Author: Marc A. Franklin
Release Date: 2011
Tort law remains a dynamic field, subject to constant refinement and rethinking. The Ninth Edition reflects these evolving developments in recent case law and legislative activity, as well as commentary ranging from the almost-completed Third Restatement of Torts: Liability for Physical & Emotional Harm to emerging tort issues arising from the Internet. The principal focus of this book is the law of negligence, strict liability, and no-fault legislation as alternative approaches to compensating the victims of accidental harm and creating optimal incentives to safety. This leading casebook covers all major aspects of tort law with expertly edited cases, and original text. It also includes comprehensive chapters on intentional harm, damages and insurance, defamation, privacy, and economic torts.
Author: Elsa von Eckartsberg
Publisher: S. Fischer Verlag
Release Date: 2016-03-15
Genre: Biography & Autobiography
Elsa von Eckartsberg hat in diesem Kabinettstück unterhaltsamer Essayistik den Versuch unternommen, große Liebende aus Literatur, Musik und Malerei durch ihre privaten Liebesbiographien begreifbar zu machen. Sie eröffnet damit einen einzigartigen Blick auf jene berauschende oder erlittene Liebe, die große Kunst geformt hat. (Dieser Text bezieht sich auf eine frühere Ausgabe.)
Economists advise that the law should seek efficiency. More recently, it has been suggested that common law systems are more conducive of economic growth than code-based civil law systems. This book argues that there is no theory to support such statements and provides evidence that rejects a 'one-size-fits-all' approach. Both common law and civil law systems are reviewed to debunk the relationship between the efficiency of the common law hypothesis and the alleged inferiority of codified law systems. Legal Origins and the Efficiency Dilemma has six aims: explaining the efficiency hypothesis of the common law since Posner’s 1973 book; summarizing the legal origins theory in the context of economic growth; debunking their relationship; discussing the meaning of 'common law' and the problems with the efficiency hypothesis by comparing laws across English speaking jurisdictions; illustrating the shortcomings of the legal origins theory with a comparative law and economics analysis; and concluding there is no theory and evidence to support the economic superiority of common law systems. Based on previous pieces by the authors, this book expands their work by including new areas of analysis (such as trusts), detailing previous analysis (such as French law versus common law in the areas of contract, property and torts), and updating for recent developments in the academic discourse. This volume is of interest to academics and students who study microeconomics, comparative law and foundations of law, as well as legal policy analysts.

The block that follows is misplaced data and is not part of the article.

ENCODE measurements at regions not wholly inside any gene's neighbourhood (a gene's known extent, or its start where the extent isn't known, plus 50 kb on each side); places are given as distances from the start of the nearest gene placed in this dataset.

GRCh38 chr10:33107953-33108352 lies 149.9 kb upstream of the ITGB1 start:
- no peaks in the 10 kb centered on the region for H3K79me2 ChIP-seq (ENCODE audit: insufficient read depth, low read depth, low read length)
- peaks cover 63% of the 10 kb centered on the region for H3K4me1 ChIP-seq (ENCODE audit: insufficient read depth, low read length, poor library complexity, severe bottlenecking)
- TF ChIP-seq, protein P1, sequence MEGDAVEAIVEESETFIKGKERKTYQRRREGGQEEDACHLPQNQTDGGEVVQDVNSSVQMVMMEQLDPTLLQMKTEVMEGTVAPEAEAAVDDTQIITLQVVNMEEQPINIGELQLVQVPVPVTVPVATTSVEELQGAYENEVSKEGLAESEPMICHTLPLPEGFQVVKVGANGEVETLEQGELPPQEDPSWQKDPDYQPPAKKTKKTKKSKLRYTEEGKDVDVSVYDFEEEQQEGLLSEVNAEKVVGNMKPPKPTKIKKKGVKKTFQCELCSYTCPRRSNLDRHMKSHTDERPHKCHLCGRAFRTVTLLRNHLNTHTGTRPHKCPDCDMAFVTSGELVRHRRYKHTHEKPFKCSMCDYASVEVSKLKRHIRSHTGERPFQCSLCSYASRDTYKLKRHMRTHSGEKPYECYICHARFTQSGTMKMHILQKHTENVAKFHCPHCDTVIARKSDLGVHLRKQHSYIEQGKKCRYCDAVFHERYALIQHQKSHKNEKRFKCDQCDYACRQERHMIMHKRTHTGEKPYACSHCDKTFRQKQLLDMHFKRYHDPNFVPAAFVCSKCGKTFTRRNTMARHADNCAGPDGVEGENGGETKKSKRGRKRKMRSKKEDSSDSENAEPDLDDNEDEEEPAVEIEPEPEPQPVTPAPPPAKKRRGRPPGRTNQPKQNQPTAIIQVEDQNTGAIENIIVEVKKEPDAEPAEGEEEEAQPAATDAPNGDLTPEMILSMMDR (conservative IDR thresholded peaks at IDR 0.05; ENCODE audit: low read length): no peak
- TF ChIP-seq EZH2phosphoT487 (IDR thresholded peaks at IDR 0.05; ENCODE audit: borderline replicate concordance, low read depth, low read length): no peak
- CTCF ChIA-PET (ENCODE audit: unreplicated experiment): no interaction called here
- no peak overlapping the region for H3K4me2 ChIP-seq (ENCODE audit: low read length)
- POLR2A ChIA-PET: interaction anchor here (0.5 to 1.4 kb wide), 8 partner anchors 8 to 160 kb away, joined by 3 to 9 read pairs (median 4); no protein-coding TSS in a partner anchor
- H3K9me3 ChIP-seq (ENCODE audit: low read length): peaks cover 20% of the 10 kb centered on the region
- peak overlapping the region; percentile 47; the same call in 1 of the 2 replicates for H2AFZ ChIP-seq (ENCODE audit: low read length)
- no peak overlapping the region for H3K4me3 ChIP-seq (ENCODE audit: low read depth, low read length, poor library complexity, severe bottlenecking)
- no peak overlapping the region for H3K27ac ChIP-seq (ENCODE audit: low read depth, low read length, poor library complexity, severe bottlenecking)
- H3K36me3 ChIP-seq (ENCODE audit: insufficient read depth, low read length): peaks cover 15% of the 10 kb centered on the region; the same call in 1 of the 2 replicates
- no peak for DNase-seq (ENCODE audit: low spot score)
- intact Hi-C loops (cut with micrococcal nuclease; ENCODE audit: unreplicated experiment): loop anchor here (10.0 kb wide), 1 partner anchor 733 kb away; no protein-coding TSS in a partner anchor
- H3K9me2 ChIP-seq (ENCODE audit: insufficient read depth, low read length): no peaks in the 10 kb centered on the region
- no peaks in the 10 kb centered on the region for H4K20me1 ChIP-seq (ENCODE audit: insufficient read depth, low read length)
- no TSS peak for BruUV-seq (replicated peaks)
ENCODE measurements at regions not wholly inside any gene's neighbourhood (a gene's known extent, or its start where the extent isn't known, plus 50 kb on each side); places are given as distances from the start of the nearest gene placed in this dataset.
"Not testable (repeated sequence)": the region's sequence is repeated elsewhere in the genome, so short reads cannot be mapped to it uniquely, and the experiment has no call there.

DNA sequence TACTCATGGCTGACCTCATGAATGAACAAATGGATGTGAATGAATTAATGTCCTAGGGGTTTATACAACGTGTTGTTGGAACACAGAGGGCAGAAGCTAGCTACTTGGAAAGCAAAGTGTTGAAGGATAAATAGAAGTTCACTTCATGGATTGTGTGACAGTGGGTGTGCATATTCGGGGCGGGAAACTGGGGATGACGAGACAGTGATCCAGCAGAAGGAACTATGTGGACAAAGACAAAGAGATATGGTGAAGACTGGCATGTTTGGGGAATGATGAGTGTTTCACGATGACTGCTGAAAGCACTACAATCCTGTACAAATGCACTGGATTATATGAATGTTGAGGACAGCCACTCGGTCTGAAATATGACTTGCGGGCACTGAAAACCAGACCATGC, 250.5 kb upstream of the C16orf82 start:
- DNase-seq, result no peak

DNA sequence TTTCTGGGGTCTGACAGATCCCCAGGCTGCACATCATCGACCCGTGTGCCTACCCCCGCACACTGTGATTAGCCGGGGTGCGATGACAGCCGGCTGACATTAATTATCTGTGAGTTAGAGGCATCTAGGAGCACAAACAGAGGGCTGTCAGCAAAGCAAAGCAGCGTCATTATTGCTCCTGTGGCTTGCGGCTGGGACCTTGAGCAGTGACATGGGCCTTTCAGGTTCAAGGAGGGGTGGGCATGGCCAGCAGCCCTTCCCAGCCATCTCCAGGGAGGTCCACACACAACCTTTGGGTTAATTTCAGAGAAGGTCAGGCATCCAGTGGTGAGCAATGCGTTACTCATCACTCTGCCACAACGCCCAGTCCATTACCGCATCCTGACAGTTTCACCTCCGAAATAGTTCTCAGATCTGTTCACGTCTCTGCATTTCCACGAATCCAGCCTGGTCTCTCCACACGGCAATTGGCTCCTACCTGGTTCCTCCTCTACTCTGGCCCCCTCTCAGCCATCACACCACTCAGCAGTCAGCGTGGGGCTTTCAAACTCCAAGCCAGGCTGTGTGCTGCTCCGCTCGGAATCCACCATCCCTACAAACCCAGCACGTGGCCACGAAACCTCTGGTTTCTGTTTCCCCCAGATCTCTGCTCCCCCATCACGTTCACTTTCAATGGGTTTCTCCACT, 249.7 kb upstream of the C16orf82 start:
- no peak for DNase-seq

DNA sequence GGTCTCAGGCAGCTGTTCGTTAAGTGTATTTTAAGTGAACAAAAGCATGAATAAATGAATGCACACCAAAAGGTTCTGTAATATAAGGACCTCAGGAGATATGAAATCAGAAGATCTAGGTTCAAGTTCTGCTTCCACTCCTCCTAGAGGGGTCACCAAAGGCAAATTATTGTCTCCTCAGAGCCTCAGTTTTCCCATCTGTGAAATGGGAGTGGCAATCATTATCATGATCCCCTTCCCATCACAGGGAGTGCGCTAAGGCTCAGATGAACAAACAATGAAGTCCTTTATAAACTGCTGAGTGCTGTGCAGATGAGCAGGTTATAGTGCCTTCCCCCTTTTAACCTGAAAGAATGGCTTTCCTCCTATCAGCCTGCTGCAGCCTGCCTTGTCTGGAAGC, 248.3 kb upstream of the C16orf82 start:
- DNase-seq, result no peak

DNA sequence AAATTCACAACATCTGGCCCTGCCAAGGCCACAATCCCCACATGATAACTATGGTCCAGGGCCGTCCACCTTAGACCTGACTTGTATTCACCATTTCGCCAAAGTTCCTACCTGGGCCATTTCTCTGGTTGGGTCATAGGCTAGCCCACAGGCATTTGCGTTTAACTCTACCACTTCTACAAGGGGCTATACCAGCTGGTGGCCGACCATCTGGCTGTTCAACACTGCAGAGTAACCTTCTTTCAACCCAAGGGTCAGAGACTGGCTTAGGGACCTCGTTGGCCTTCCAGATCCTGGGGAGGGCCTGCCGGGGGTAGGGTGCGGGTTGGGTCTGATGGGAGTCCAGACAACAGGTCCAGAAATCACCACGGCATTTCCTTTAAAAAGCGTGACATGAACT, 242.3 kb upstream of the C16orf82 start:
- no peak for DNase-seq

Author: Robert E. Keeton
Publisher: West Academic
Release Date: 2004
Law school casebook patterned to reflect new developments in tort law and process. The casebook substantially reduces the emphasis heretofore given to negligence law and increases the attention focused on alternatives. Included throughout the book are cases that are useful on issues of substantive law, which also serve as excellent vehicles for an inquiry into process.